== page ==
At first, the rate was capped at 8 percent, meaning that for every dollar supporting itemized research costs, universities could get an additional 8 cents to cover the fixed costs of building and maintaining a research infrastructure. That cap was raised to 15 percent and then 20 percent. In 1966 the cap was removed and universities were simply allowed to set rates based on an arbitrary cost formula that is easily inflated but provides a “patina of objectivity and technical respectability.”

Once the cap was removed, the rate universities charged for overhead rose dramatically so that by 1990 the rate at Stanford was 70 percent. A series of scandals revealed that these overhead funds were being used for things such as yachts and redecorating the offices of university administrators. Rates dropped below 50 percent before creeping up over 60 percent in recent years.

There is no question that research activity involves both direct costs that can be attributed to the specific project and indirect costs that have to be spread across the entire set of research activities at a university. The amount required for these indirect or overhead costs is ambiguous and has clearly varied dramatically across time.

Universities that have less private support may need public assistance in building and maintaining their research infrastructure if it is a priority to increase total research activity. But universities that have generous private support, as indicated by very large endowments, do not require public assistance to have significant research capacity. To put in perspective how rich U.S. universities can be, Harvard’s endowment of $53 billion exceeds the gross domestic product of 124 countries, including Tunisia, Uganda, Bolivia, and Estonia.

With endowments that big, they have enough funding to build and maintain research infrastructure. And given the nonprofit status these universities have been granted to pursue the discovery and dissemination of knowledge, they have an obligation to use their resources to build and maintain research infrastructure even if taxpayers do not provide them with additional funds for that purpose.

Data and Methodology

Information on the resources Ivy League universities have at their disposal from private donations as well as from government funding is readily available.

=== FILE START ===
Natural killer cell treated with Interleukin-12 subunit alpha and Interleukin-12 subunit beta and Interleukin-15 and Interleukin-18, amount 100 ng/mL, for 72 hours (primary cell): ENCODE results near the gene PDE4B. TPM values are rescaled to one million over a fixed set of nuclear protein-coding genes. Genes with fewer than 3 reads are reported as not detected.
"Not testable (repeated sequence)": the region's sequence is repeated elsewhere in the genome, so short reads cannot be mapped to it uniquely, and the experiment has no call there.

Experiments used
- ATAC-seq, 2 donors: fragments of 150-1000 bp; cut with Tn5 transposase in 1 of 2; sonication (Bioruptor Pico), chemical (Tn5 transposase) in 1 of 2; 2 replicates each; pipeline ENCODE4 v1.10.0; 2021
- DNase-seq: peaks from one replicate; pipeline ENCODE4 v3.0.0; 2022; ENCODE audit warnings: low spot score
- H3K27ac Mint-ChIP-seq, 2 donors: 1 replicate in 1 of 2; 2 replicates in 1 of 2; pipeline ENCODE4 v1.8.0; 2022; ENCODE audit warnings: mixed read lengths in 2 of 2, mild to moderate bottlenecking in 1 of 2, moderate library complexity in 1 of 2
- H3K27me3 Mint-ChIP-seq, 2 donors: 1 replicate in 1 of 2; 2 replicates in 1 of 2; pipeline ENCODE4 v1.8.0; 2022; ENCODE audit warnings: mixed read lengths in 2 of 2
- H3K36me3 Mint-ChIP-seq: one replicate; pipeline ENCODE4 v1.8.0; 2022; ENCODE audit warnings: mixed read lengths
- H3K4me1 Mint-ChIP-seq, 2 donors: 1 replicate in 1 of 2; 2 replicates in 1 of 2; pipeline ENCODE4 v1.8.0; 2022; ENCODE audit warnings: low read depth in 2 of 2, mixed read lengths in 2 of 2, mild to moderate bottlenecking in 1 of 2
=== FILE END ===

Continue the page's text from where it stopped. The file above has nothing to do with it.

Reversing the Department of Education’s Anti-Market Orientation in Higher Education

For two decades, during the tenures of the Obama and Biden Administrations, the Department of Education has tried to curtail access to for-profit colleges and universities (known as the “proprietary” sector in higher education) through a growing tome of federal regulations.1
U.S.C. § 1002(a)(1)(A).

Oversight of the nonprofit and public sectors has been much slower in coming. Indeed, rather than cast a critical eye at the return on investment of traditional higher education, the Biden Administration is pursuing every possible avenue for student loan debt amnesty, a massive handout to nonprofit and public colleges and universities. Rather than singling out the for-profit sector, which is meeting the needs of non-traditional students in particular, the department should hold all sectors to the same standards instead of expressing the anti-market biases described in the following.

Furthermore, while it continues to exist, the department should strive to encourage innovation in postsecondary education. Nascent technology companies—in whatever ways they intend to serve postsecondary institutions—cannot easily take the financial risk of building partnerships when the department’s regulatory regime stifles them and threatens their finances. Instead, the next Administration should rescind many of the anti-market regulations promulgated in recent years.

Summary of Anti-Market Regulations Under Secretary Cardona
The U.S. Department of Education, under Secretary Miguel Cardona, has taken a heavy-handed approach against for-profit enterprises in postsecondary education, whether those enterprises are institutions or simply for-profit partners of nonprofit institutions. This Backgrounder summarizes the policies that have been explained in more detail elsewhere.

“Gainful Employment.” The Higher Education Act defines a proprietary (for-profit) institution primarily as a “school” that is neither public nor nonprofit and “provides an eligible program of training to prepare students for gainful employment in a recognized occupation.”2
U.S.C. § 1002(b)(1).